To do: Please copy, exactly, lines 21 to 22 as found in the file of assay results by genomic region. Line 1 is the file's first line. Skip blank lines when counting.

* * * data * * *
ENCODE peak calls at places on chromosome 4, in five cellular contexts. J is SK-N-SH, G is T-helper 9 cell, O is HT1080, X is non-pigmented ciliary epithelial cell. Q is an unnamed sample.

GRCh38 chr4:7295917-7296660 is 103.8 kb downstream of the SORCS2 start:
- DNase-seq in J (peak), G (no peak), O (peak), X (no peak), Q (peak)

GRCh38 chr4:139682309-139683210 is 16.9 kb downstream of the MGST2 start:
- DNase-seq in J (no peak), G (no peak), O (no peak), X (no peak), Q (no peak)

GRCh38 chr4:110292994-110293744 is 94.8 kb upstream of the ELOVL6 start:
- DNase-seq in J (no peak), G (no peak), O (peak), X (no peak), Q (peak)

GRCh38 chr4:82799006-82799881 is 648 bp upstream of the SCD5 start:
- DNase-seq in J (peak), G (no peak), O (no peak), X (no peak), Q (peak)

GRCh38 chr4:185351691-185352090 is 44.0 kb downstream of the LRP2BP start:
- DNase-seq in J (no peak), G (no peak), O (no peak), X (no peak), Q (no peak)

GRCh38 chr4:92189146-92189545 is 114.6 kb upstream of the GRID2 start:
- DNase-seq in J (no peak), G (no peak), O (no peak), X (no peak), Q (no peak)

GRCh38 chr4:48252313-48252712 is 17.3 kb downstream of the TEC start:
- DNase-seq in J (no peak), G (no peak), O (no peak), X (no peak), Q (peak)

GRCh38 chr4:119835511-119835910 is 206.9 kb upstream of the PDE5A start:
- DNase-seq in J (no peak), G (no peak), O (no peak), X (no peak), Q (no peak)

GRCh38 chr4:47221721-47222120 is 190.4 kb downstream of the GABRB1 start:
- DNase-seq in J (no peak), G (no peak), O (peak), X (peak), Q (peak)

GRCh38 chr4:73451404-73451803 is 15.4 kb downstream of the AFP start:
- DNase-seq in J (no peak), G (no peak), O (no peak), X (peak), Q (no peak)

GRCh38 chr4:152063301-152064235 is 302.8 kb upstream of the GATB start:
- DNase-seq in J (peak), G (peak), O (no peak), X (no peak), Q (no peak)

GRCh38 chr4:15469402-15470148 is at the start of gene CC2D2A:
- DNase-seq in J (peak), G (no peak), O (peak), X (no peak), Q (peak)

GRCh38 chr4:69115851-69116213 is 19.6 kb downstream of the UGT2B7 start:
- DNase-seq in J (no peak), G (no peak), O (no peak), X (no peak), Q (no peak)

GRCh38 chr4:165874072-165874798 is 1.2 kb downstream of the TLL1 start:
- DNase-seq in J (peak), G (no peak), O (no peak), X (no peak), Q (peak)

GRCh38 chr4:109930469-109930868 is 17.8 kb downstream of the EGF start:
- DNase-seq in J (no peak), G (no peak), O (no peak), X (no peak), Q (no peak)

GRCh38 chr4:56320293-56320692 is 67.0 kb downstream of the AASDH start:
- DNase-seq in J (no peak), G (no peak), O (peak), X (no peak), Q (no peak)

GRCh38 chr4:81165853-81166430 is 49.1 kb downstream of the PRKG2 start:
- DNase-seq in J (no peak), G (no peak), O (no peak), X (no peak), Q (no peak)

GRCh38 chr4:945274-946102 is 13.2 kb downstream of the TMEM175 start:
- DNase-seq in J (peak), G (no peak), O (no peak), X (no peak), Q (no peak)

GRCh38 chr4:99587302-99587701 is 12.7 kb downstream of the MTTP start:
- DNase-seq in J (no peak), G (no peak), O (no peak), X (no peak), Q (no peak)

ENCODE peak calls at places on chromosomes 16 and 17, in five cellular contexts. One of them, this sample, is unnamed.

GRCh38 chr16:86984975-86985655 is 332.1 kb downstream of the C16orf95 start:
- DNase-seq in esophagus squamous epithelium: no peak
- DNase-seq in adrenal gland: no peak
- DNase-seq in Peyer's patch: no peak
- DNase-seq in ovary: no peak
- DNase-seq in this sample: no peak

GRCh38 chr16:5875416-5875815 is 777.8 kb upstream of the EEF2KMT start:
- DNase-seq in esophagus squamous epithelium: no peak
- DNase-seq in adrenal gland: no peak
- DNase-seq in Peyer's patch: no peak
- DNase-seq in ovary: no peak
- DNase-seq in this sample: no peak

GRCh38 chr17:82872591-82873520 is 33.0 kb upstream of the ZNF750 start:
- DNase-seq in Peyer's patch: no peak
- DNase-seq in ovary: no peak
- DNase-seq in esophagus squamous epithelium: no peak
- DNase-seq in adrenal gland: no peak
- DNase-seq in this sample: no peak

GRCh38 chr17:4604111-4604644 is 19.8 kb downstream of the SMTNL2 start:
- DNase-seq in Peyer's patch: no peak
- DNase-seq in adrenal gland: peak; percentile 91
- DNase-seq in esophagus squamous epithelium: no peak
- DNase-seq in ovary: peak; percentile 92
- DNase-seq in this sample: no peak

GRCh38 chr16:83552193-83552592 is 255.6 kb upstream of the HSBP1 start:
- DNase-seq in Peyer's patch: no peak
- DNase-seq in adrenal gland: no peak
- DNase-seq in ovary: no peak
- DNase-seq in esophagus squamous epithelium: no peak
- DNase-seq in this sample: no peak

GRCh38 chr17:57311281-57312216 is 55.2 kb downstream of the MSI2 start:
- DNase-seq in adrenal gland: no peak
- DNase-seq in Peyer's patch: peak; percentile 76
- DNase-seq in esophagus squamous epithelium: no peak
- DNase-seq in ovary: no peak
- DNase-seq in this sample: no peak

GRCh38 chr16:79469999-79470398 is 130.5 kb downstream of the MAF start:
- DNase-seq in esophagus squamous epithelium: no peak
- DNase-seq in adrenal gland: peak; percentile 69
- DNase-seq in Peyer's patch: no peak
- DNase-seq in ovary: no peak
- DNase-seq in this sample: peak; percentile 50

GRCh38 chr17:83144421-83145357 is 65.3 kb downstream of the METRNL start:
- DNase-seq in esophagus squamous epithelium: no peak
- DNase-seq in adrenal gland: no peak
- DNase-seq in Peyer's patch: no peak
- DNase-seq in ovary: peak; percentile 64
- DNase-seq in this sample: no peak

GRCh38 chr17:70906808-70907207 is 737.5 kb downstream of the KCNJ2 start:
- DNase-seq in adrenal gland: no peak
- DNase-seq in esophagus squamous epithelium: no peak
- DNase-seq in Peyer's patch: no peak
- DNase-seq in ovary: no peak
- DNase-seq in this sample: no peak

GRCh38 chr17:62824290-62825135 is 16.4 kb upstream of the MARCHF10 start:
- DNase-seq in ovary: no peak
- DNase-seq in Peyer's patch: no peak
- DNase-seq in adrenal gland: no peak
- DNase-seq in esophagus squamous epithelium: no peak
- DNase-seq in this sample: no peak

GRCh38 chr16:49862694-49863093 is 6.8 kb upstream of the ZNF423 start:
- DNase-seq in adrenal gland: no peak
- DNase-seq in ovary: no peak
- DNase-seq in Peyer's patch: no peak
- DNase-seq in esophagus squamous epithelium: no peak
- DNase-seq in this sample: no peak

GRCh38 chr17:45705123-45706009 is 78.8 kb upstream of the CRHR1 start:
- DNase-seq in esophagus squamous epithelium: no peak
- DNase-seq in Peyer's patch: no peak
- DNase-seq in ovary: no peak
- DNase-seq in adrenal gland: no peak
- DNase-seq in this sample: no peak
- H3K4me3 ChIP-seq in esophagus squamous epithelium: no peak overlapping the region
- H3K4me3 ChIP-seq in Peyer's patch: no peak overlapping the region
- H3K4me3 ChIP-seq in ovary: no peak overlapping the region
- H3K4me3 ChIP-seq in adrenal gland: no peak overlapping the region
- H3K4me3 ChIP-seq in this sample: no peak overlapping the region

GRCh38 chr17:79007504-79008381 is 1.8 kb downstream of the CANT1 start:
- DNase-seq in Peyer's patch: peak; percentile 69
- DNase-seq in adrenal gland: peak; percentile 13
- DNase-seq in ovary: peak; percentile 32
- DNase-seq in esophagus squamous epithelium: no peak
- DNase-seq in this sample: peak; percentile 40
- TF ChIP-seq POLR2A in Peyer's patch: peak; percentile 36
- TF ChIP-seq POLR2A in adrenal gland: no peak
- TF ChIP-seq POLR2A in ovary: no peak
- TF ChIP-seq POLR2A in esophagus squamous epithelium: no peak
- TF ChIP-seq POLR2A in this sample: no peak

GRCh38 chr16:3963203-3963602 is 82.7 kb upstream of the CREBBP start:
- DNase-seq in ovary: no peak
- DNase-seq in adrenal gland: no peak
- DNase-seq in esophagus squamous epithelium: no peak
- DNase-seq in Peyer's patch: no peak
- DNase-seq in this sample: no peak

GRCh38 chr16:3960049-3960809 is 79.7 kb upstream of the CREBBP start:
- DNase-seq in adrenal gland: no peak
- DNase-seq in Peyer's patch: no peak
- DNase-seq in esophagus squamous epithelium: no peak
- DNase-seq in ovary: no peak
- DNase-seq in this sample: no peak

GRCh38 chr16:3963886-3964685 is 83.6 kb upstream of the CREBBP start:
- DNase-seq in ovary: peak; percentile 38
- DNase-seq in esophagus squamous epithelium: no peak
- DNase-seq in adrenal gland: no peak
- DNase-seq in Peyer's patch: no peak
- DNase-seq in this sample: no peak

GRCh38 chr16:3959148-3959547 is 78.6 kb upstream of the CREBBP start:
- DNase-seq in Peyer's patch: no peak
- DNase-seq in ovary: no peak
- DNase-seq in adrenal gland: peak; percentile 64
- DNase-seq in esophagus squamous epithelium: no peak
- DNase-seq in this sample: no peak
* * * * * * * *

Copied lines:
- DNase-seq in J (no peak), G (no peak), O (no peak), X (peak), Q (no peak)

GRCh38 chr4:152063301-152064235 is 302.8 kb upstream of the GATB start: